There’s no doubt that Hillis’ target audience were women of a certain class; she seems to take it for granted that you will probably have a maid – and if you don’t, you’re very unfortunate as you’ll have to do everything yourself – and she provides lots of tips on hosting the perfect cocktail party or bridge night. There’s also an assumption that you will be living in a large city like New York with plenty of clubs, theatres and exhibitions to go to; women who live alone in a small town or in the countryside aren’t given as much attention, except in a few of the case studies. However, a lot of her advice is still relevant today and to everyone, such as how to meet people and make new friends. I will leave you with a quote that I think applies to all of us live-aloners, whatever our personal circumstances:

Living alone, you can – within your own walls – do as you like. The trick is to arrange your life so that you really do like it.

The Haunting of Alma Fielding by Kate Summerscale

I’ve had mixed experiences with Kate Summerscale’s books so far: I loved The Suspicions of Mr Whicher, liked The Wicked Boy and gave up on Mrs Robinson’s Disgrace after a few chapters. I didn’t know what to expect from The Haunting of Alma Fielding, then, but I hoped it would be another good one!

Like Summerscale’s others, this is a non-fiction book based on a true story, in this case the story of an ordinary thirty-four-year-old woman, Alma Fielding, who becomes the centre of paranormal activity in her London home. The book follows Nandor Fodor of the International Institute for Psychical Research as he investigates Alma’s claims, desperately hoping that this time – after being disappointed by a long line of frauds – he has finally come across a genuine haunting.

At first, having witnessed for himself the smashed glasses, spinning teacups, moving furniture and broken eggs, Fodor is convinced that a poltergeist is at work in the Fielding household. The more he learns about Alma’s abilities, which include producing live animals out of thin air and transporting herself from one area of London to another, the more intrigued he becomes…until, eventually, he begins to have doubts. Is this a real paranormal phenomenon he is investigating or is Alma haunted by something very different?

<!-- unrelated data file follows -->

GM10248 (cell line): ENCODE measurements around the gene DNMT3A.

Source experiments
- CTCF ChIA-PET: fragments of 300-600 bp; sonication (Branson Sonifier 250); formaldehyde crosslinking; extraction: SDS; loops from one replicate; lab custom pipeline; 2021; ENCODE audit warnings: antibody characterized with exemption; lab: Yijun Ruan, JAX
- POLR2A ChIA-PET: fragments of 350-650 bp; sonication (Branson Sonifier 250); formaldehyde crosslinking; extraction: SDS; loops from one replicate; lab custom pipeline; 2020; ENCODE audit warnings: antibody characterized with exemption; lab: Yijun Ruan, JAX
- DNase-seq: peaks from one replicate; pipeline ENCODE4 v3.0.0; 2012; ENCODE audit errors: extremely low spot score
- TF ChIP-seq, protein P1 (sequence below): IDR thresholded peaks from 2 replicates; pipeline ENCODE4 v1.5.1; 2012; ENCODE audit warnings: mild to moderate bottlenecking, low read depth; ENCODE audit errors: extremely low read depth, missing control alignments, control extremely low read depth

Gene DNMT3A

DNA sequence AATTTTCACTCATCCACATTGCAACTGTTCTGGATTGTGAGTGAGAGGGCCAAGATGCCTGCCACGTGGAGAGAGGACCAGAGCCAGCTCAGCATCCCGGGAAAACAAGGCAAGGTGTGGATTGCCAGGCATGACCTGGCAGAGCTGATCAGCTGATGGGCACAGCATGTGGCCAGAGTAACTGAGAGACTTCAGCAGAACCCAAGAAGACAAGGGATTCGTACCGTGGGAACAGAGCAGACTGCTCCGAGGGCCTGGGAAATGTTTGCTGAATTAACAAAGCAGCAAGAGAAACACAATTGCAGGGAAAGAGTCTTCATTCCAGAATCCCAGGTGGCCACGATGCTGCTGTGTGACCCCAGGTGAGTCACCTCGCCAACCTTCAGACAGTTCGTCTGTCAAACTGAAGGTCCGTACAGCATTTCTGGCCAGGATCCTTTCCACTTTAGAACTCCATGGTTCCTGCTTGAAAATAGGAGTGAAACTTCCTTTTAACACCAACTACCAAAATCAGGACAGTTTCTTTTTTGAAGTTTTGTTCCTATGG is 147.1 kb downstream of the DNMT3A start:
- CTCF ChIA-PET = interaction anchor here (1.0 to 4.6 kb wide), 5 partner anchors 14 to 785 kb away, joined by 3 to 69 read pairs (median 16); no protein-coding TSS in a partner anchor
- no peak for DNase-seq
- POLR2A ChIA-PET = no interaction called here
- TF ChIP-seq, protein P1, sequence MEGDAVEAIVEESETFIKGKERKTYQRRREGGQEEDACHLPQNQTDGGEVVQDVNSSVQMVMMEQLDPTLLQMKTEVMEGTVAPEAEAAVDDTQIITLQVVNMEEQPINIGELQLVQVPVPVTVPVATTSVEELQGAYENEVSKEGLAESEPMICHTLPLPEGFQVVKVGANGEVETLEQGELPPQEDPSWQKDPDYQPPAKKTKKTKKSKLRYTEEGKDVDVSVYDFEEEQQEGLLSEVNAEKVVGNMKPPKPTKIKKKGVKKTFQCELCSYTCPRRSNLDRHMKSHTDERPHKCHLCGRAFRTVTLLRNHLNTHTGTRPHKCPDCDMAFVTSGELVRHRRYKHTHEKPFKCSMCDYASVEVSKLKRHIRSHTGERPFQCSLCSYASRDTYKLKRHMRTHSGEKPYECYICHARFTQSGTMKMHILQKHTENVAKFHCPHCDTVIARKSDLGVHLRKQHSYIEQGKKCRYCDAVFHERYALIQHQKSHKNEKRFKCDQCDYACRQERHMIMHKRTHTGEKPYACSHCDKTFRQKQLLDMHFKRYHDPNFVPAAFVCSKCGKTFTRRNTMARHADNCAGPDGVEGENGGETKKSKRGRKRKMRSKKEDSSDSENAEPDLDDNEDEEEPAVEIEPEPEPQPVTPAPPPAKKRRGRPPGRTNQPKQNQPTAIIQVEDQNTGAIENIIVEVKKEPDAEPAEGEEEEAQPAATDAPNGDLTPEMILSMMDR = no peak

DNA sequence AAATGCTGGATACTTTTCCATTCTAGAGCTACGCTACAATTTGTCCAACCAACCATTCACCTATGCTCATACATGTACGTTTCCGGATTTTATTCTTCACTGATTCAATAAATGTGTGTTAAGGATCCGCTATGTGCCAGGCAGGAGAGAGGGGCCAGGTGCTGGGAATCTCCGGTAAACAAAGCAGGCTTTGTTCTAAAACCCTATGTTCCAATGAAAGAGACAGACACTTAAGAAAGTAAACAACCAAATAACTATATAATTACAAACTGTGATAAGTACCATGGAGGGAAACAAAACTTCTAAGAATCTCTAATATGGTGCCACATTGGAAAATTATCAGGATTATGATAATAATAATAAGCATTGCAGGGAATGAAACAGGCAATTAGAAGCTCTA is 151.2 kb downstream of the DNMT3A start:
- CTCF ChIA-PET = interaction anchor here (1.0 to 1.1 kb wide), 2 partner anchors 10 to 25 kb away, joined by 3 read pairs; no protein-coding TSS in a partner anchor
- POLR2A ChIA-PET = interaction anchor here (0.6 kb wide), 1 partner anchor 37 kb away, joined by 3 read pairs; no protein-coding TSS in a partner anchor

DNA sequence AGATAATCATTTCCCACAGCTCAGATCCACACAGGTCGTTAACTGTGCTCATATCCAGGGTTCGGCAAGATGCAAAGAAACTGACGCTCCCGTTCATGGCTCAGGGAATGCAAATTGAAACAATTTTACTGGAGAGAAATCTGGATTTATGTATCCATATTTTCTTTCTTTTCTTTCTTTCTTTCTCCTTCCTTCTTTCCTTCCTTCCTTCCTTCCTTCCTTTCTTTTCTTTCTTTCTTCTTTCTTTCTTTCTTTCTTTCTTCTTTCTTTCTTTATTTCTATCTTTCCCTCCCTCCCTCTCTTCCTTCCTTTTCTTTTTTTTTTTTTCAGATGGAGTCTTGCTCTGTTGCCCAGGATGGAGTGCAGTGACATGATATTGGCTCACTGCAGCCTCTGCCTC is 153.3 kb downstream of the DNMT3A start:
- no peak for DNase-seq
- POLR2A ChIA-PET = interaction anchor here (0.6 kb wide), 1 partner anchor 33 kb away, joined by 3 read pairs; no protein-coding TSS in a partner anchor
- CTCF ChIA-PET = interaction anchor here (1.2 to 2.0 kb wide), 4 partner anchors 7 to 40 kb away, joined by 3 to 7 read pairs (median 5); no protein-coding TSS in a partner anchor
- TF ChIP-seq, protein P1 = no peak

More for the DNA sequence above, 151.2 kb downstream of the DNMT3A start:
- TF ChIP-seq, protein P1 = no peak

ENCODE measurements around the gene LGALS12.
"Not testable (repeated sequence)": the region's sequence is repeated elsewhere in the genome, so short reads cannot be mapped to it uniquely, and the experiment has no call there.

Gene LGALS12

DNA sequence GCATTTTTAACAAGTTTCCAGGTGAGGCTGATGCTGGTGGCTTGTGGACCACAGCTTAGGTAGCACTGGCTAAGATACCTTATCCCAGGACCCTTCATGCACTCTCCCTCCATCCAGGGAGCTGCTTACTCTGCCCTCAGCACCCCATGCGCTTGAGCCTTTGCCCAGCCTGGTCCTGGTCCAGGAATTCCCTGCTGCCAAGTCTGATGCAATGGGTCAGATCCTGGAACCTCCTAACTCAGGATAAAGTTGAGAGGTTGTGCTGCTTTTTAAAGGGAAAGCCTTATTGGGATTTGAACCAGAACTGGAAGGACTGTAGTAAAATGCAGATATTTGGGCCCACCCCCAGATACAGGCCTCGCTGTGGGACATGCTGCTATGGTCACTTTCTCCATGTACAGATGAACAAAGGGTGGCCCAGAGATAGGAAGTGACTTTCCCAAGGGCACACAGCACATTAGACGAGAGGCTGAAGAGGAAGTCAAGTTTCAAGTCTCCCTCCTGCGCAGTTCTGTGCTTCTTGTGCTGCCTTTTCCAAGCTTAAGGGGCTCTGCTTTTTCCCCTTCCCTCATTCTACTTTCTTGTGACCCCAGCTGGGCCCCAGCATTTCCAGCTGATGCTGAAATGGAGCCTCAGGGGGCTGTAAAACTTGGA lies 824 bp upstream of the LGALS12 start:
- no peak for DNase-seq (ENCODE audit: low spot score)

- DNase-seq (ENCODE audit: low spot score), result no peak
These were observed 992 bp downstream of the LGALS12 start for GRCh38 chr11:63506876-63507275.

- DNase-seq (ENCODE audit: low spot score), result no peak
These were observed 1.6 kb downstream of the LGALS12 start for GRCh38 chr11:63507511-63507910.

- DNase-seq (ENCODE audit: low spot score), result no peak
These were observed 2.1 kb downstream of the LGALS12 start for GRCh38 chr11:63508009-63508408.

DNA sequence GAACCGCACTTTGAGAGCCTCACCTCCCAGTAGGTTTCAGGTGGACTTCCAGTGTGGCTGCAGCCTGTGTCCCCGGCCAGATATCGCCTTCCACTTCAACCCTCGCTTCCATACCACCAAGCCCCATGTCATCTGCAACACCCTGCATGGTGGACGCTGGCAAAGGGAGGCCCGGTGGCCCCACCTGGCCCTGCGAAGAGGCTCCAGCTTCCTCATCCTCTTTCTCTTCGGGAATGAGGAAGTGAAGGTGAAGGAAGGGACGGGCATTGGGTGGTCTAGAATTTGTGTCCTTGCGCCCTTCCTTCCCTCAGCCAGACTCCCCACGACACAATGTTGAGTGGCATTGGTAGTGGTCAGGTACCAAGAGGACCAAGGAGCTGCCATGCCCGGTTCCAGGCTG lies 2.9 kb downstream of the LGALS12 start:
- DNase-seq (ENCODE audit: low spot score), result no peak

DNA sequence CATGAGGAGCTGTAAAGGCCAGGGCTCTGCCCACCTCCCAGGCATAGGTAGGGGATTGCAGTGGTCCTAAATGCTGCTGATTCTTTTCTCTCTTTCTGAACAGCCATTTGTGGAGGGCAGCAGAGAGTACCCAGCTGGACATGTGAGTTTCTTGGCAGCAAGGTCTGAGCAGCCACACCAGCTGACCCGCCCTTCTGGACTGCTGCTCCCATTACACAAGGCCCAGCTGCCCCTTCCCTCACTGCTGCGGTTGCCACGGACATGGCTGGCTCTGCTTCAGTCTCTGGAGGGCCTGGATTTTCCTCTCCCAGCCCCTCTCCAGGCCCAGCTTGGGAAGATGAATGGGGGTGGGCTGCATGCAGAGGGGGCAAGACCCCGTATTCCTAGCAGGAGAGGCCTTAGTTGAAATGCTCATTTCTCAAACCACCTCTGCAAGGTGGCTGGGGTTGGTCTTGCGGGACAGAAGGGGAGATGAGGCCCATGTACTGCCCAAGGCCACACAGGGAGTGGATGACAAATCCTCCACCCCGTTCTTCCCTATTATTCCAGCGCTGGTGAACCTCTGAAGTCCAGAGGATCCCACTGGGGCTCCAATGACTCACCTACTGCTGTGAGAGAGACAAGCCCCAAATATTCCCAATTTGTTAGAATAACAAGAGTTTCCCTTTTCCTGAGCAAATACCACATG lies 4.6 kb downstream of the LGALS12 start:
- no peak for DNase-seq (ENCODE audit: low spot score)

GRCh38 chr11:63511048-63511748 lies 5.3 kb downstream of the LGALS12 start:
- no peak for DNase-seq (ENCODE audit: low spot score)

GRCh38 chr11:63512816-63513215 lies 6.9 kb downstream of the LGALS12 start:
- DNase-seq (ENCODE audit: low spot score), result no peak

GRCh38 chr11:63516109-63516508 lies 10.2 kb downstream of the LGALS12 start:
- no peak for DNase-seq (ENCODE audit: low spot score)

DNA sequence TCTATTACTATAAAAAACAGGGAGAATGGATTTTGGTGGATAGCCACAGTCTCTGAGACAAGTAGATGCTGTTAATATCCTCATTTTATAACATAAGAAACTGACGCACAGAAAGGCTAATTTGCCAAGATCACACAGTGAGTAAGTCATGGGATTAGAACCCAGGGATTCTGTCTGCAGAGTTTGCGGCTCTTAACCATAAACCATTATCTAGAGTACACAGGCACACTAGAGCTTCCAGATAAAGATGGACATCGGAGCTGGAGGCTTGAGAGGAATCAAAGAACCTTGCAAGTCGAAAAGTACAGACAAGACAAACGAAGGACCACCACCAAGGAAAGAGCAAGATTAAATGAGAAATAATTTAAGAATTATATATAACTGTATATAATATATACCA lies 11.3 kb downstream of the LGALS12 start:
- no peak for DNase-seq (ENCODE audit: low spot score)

I found some parts of this book fascinating. Although I was sure Alma must have been involved in some sort of elaborate hoax and that there must have been logical explanations for the things she claimed were happening to her, I didn’t know exactly what she was doing or how she was doing it. I was amazed to see the lengths Alma went to in her efforts to prove that her psychic abilities were real and the lengths Fodor and the other ghost hunters went to in their efforts to verify them. Some of the methods they used to investigate Alma’s claims were quite harmless, such as conducting word association tests, but others were intrusive and cruel, and although I didn’t like Alma it made me uncomfortable to read about the way she was treated – particularly as Fodor believed that her powers were the products of various traumas she had suffered earlier in life.

At times, Summerscale widens the scope of the book to put Alma’s story into historical context, to discuss the influence of novels and films of that period, and to look at some of the other things going on in society at that time. The ‘haunting’ and the investigation took place in 1938, when the world was on the brink of war and Summerscale suggests that people were turning to spiritualism as a distraction: